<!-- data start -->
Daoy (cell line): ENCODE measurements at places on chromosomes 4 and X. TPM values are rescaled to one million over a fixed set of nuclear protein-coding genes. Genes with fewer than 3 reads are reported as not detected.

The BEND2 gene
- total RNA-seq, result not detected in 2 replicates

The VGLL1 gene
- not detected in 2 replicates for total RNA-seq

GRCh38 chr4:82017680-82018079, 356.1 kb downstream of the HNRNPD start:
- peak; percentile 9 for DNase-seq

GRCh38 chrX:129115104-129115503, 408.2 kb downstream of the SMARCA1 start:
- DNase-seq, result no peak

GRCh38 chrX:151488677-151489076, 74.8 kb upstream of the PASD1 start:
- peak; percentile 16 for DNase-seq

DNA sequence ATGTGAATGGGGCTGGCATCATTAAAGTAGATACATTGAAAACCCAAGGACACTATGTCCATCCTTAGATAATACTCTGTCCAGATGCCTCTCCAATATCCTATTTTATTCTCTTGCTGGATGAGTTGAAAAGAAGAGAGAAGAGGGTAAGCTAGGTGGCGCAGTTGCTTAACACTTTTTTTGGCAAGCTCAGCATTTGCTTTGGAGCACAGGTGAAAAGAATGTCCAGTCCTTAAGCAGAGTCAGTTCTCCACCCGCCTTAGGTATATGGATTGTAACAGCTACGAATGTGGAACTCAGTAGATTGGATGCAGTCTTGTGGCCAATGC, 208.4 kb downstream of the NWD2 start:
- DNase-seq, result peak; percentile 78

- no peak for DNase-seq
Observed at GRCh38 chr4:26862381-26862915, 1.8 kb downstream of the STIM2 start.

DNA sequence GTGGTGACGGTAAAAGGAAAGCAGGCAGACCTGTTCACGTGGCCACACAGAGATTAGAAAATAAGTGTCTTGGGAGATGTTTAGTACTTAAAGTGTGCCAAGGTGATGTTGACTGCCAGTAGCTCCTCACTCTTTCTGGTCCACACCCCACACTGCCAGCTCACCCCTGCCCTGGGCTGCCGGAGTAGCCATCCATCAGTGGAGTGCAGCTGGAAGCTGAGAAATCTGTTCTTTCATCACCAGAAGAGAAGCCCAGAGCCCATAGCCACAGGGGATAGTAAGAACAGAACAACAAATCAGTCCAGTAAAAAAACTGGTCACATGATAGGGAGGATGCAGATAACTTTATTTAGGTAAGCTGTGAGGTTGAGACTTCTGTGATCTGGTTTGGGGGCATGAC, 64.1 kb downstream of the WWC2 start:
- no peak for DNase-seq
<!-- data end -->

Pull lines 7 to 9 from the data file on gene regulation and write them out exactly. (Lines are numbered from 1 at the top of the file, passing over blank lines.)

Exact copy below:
- peak; percentile 9 for DNase-seq

GRCh38 chrX:129115104-129115503, 408.2 kb downstream of the SMARCA1 start:
- DNase-seq, result no peak